Mistake 68: Not Respecting Yourself as a Writer

Author:
Publish date:

from 70 Solutions to Common Writing Mistakes by Bob Mayer, from The Writer's Digest Writing Kit

Why this is a mistake: Some people almost seem apologetic when they say they’re writers. Especially if they’re not yet published. If you don’t respect yourself as a writer, who will?

The solution:
Writing is a strange job. Most of the time we’re sitting around, staring off into space. If someone wanders by, he thinks we’re doing nothing. I’ve held several different jobs, including being an A-Team leader in the Special Forces, and I can say that writing is overall more intense than any them because it is self-generated. There really isn’t an outside pressure. The only downtime I get as a writer is when I make a decision to have down time.

Image placeholder title

Still, even after hitting the New York Times, Wall Street Journal, and Publishers Weekly best-sellers lists, I get sort of a blank stare when I tell people I’m a writer. They ask my name, and then comes the inevitable response: “Never heard of you.”

Many people don’t think it’s that hard to be a writer. They see a book that they can read in a couple of hours and figure it can’t have been that difficult to knock out. They don’t understand it takes a year or more of bleeding onto the page to create it.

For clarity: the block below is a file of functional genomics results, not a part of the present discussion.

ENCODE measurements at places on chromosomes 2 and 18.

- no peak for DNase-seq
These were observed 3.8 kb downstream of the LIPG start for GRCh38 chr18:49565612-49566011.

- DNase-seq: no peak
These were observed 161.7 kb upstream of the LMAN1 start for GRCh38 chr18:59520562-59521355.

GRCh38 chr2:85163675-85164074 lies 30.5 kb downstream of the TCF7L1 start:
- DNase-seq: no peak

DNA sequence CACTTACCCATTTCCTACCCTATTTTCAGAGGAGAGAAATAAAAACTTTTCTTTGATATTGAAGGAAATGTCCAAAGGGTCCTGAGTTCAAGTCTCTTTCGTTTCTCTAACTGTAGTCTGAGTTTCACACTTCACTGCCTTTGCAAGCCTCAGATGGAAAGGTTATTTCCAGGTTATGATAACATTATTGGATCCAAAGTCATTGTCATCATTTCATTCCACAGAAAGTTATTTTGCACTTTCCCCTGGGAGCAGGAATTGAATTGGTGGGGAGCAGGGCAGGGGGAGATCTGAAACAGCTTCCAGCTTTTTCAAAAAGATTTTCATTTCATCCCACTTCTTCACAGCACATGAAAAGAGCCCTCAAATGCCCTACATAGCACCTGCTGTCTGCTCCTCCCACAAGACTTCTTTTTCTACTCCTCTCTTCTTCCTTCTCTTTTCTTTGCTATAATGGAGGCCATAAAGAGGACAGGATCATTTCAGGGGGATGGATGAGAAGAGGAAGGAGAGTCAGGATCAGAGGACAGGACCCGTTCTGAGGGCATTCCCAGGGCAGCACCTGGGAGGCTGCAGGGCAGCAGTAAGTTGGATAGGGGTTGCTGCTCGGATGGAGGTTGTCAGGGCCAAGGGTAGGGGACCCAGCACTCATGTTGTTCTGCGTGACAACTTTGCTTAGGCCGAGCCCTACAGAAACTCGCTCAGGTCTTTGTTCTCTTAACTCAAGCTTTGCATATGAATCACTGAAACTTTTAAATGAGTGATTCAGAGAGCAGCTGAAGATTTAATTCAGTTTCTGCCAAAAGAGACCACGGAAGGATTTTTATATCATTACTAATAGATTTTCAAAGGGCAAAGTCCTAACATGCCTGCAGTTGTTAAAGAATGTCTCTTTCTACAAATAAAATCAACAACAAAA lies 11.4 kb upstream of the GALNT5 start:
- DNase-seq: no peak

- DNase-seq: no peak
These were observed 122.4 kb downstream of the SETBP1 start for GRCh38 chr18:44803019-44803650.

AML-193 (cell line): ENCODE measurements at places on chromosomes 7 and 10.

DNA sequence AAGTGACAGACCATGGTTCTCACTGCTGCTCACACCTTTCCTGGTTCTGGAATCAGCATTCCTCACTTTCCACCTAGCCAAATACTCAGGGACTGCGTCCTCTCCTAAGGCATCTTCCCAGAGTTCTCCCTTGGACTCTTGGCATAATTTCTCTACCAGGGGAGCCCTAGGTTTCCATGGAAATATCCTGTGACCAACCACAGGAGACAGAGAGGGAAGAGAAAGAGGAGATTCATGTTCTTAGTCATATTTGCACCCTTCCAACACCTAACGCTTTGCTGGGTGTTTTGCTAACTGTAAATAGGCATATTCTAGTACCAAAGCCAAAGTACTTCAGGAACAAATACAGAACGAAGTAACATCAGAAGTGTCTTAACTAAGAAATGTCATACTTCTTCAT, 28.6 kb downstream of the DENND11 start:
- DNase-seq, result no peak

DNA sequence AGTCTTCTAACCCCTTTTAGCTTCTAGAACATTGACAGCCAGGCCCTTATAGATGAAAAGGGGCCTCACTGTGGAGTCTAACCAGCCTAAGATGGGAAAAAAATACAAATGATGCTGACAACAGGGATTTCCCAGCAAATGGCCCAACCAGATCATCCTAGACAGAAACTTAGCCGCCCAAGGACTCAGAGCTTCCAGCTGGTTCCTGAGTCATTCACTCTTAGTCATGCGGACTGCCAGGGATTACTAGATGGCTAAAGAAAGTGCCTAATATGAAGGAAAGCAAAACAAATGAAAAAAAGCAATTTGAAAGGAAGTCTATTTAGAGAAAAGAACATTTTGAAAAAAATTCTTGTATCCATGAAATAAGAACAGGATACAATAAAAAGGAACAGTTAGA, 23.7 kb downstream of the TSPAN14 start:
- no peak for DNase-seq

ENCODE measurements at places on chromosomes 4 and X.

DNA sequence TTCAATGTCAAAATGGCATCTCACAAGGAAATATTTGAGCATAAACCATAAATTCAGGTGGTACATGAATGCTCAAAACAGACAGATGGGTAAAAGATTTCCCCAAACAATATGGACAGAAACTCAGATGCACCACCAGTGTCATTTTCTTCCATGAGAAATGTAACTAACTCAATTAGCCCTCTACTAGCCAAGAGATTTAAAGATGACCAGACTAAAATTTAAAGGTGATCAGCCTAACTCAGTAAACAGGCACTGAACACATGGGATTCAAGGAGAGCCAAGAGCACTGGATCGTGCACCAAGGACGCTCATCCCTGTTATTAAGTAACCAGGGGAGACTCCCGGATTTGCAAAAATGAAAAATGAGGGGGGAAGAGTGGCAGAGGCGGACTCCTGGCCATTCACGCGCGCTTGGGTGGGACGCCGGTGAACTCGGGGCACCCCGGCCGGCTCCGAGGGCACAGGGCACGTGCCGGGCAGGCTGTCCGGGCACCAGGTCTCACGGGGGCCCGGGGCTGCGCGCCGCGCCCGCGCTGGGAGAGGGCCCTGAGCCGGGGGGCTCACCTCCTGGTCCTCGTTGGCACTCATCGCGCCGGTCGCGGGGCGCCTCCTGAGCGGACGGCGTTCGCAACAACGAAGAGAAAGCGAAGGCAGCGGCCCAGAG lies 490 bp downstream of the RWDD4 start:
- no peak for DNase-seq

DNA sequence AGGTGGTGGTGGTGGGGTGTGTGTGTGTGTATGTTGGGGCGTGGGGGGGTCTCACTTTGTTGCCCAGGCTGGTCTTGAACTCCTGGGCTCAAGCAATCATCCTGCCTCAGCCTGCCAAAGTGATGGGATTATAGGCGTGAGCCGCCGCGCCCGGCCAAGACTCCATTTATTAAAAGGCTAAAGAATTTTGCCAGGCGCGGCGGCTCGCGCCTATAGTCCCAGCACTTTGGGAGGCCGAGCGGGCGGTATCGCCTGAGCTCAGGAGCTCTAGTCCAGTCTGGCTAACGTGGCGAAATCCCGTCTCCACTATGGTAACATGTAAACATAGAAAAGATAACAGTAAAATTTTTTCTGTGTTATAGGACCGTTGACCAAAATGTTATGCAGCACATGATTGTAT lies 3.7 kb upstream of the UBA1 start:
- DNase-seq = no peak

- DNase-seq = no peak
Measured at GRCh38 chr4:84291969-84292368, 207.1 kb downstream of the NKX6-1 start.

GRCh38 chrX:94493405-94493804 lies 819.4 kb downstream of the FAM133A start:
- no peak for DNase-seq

If you write, you’re a writer. To a certain degree, being published is a matter of luck, so don’t let that get you down. Call yourself a writer and respect yourself.

What Is a Palindrome in Writing?

What Is a Palindrome in Writing?

In this post, we look at what a palindrome is when it comes to writing, including several examples of palindromes.

Plot Twist Story Prompts: Set a Trap

Plot Twist Story Prompts: Set a Trap

Every good story needs a nice (or not so nice) turn or two to keep it interesting. This week, it's time to set a trap.

5 Ways to Add a Refrain to Your Picture Books (and Why You Should)

5 Ways to Add a Refrain to Your Picture Books (and Why You Should)

Children's author Christine Evans shares how repetition is good for growing readers and gives you the tools to write your story's perfect refrain.

From Our Readers

Describe the First Time a Book Transported You to Another/Magical World: From Our Readers (Comment for a Chance at Publication)

This post announces our latest From Our Readers ask: Describe the First Time a Book Transported You to Another/Magical World. Comment for a chance at publication in a future issue of Writer's Digest.

About Us: How to Handle Your Story That Involves Other People

About Us: How to Handle Your Story That Involves Other People

Your story belongs to you but will involve other people. Where do your rights end and theirs begin?

Identifying Your Book's Target Audience

Identifying Your Book's Target Audience

Editor-in-chief Amy Jones navigates how to know your target audience, and how knowing will make your writing stronger.

Poetry Prompt

Wednesday Poetry Prompts: 575

Every Wednesday, Robert Lee Brewer shares a prompt and an example poem to get things started on the Poetic Asides blog. This week, write a safe poem.

ryoji-iwata-QKHmi6ENAmk-unsplash

I Spy

Every writer needs a little inspiration once and a while. For today's prompt, someone is watching your narrator ... but there's a twist.

Brian Freeman: On "Rebooting" Another Writer's Legacy

Brian Freeman: On "Rebooting" Another Writer's Legacy

In this article, Brian Freeman, author of Robert Ludlum’s The Bourne Treachery, discusses how he took up the mantle of a great series and made it his own.